HERMISTON - The moratorium continues.
At a press conference Thursday, Morrow County Judge Terry Tallman announced that Umatilla and Morrow county commissioners will continue their abeyance of participation in the Chemical Stockpile Emergency Preparedness Program multiagency meetings at least until a meeting with the head of Oregon Emergency Management on Feb. 14.
Tallman said the commissioners are concerned that the process of preparing local citizens for a possible emergency at the Umatilla Chemical Depot has become mired in bureaucracy. At the upcoming meeting, commissioners hope to discuss the managerial side of a system entailing three dozen agencies and companies, as well the moratorium and the budget recently approved by the Federal Emergency Management Agency.
The commissioners instituted the moratorium on Jan. 6 due to concerns about the system brought about from a false alarm of the siren alert system in late December. Five weeks after the false alarm, the commissioners said they feel progress has been made, but more needs to be done to revise the management structure of the system.
Counties must go through state and federal agencies to get funding for the safety projects, a point that frustrates Morrow County Commissioner Dan Brosnan.
"My concern is that ... this process is being driven from the top down," he said. "I feel it should drive from the bottom up."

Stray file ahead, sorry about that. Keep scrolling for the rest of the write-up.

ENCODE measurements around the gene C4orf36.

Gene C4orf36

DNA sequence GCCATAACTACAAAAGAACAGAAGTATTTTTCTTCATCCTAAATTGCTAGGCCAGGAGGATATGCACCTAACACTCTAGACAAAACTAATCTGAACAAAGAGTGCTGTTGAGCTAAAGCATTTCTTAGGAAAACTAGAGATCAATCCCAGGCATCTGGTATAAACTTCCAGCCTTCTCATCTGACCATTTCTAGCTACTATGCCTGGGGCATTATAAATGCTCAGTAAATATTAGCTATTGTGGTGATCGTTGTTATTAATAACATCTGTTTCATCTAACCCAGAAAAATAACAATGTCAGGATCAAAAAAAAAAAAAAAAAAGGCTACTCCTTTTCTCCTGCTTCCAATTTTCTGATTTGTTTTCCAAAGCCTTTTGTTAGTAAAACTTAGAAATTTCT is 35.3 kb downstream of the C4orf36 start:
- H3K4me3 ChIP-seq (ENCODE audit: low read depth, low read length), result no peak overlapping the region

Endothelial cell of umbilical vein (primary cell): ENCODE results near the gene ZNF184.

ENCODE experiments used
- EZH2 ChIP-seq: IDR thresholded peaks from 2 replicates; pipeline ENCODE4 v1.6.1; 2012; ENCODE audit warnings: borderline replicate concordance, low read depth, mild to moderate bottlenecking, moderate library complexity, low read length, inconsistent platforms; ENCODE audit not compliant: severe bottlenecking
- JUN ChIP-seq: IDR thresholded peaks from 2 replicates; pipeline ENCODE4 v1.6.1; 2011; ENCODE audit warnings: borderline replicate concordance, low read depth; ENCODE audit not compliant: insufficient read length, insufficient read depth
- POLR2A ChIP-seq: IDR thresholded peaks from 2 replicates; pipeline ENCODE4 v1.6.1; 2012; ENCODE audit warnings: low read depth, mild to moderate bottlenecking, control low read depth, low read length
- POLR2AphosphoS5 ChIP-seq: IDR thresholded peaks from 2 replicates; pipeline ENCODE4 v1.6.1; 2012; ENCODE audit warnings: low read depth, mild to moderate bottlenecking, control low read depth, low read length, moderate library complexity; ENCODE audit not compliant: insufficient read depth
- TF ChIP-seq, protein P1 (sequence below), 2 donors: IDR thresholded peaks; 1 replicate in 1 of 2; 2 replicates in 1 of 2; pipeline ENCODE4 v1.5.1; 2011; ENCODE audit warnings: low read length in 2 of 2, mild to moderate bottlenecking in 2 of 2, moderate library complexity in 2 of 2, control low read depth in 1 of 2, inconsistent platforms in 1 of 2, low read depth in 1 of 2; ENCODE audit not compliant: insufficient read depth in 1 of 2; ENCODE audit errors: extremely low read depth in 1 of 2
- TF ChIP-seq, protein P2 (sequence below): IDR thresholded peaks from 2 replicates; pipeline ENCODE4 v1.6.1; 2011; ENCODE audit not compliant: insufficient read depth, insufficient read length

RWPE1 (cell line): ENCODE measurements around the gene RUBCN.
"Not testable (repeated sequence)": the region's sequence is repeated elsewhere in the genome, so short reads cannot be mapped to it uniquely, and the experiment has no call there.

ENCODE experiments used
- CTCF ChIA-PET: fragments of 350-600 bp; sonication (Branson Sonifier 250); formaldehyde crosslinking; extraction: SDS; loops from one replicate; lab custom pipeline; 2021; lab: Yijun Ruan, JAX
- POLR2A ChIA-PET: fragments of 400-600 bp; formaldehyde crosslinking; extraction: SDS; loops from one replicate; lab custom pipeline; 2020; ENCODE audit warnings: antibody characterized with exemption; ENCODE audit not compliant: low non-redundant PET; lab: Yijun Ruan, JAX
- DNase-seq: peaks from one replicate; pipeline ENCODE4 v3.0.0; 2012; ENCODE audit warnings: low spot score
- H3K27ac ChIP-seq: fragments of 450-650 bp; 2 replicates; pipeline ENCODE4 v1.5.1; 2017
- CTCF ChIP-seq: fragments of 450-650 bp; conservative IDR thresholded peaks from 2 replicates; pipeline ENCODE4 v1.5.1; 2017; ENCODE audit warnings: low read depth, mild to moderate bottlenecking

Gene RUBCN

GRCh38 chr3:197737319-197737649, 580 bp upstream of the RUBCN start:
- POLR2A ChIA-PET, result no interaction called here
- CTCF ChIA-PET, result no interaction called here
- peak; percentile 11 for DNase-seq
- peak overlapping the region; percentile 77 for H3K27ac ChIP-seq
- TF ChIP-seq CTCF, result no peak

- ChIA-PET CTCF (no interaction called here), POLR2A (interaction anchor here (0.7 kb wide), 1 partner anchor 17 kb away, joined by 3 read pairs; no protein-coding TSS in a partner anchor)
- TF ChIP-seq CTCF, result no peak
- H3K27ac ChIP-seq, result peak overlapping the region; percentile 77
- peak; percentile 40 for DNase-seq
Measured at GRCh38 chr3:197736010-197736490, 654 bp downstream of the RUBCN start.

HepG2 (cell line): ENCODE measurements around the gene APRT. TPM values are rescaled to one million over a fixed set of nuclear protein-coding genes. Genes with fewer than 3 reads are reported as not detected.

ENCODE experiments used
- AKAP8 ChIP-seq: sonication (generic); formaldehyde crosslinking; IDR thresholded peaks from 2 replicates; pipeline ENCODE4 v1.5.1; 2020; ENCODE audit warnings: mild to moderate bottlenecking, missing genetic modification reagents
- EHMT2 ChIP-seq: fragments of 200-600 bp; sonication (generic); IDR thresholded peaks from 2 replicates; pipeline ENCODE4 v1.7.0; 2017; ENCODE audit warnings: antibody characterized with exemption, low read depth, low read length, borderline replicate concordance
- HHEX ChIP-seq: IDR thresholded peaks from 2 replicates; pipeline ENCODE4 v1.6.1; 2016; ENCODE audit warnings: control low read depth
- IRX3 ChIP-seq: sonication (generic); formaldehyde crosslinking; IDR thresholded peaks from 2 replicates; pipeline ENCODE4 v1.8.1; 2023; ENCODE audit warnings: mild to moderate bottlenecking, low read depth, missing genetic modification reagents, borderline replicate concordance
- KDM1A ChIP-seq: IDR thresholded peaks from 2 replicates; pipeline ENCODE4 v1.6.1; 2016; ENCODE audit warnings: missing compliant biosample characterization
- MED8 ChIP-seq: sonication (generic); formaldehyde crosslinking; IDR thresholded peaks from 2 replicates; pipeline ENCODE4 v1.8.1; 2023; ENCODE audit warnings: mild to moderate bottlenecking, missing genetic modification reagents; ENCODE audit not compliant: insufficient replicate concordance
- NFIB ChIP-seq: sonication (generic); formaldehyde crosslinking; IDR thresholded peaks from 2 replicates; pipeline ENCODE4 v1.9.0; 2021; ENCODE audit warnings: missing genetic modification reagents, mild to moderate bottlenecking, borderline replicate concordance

And that's what must change for the moratorium to be lifted, said Umatilla County Commissioner Dennis Doherty. In general terms, he said the many agencies involved have too many ineffective meetings that waste both time and money, creating what he termed a "totally eclectic system." If the meetings are necessary, Doherty said, the various stakeholders need to be better aware of their responsibilities.
Doherty compared the management structure of emergency management to a glass of beer.
"I don't drink, but I have in the past," he began, "and occasionally I've gotten a cup that's all foam. I think if we were looking at a cup, we'd see all the foam and say, 'Where's the beer?'"
The commissioners also spoke to the recent announcement of the $4.9 million budget from FEMA, which is about $1 million short of what they sought.
Some of the things noted in the budget have been deferred for future consideration, a point the commissioners were unclear on.
"That still leaves us with some questions, such as 'What does deferment mean?' - we presented a needs-based budget," Doherty said.
Some items deferred or denied were:
*$250,000 to overpressurize the Umatilla Police Department.
*$150,000 to get seven weather stations around the area that would help predict the direction of the wind, thus alerting emergency officials to the direction of a possible plume from the depot.
*$190,000 for Morrow County items, including a mobile command post for emergency officials.
Still, the commissioners said they want to find ways to improve the system, and they are willing to work toward that end.
"At this point, I'm hopeful but I'm not ready to say I'm optimistic," Doherty said.